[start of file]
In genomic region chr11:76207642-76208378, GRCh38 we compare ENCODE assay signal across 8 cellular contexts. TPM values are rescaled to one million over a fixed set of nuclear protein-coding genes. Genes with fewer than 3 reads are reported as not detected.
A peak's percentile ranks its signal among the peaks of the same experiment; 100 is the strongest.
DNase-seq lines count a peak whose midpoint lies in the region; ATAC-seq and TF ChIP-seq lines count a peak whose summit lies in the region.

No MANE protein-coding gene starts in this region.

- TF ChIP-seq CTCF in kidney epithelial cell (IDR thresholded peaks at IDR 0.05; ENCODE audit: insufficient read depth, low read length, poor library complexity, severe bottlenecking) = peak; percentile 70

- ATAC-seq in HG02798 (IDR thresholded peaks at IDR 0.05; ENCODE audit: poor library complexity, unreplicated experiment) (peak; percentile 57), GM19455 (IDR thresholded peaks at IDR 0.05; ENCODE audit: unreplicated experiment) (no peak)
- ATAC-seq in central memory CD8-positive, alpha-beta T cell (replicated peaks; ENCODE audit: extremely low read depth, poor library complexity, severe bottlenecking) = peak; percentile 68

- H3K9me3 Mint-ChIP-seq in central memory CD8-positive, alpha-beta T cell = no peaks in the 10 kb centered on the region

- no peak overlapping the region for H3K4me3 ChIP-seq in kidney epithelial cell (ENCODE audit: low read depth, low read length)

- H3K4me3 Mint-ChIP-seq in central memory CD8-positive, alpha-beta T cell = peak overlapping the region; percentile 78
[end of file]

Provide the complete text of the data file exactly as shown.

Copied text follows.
In genomic region chr11:76207642-76208378, GRCh38 we compare ENCODE assay signal across 8 cellular contexts. TPM values are rescaled to one million over a fixed set of nuclear protein-coding genes. Genes with fewer than 3 reads are reported as not detected.
A peak's percentile ranks its signal among the peaks of the same experiment; 100 is the strongest.
DNase-seq lines count a peak whose midpoint lies in the region; ATAC-seq and TF ChIP-seq lines count a peak whose summit lies in the region.

No MANE protein-coding gene starts in this region.

- TF ChIP-seq CTCF in kidney epithelial cell (IDR thresholded peaks at IDR 0.05; ENCODE audit: insufficient read depth, low read length, poor library complexity, severe bottlenecking) = peak; percentile 70

- ATAC-seq in HG02798 (IDR thresholded peaks at IDR 0.05; ENCODE audit: poor library complexity, unreplicated experiment) (peak; percentile 57), GM19455 (IDR thresholded peaks at IDR 0.05; ENCODE audit: unreplicated experiment) (no peak)
- ATAC-seq in central memory CD8-positive, alpha-beta T cell (replicated peaks; ENCODE audit: extremely low read depth, poor library complexity, severe bottlenecking) = peak; percentile 68

- H3K9me3 Mint-ChIP-seq in central memory CD8-positive, alpha-beta T cell = no peaks in the 10 kb centered on the region

- no peak overlapping the region for H3K4me3 ChIP-seq in kidney epithelial cell (ENCODE audit: low read depth, low read length)

- H3K4me3 Mint-ChIP-seq in central memory CD8-positive, alpha-beta T cell = peak overlapping the region; percentile 78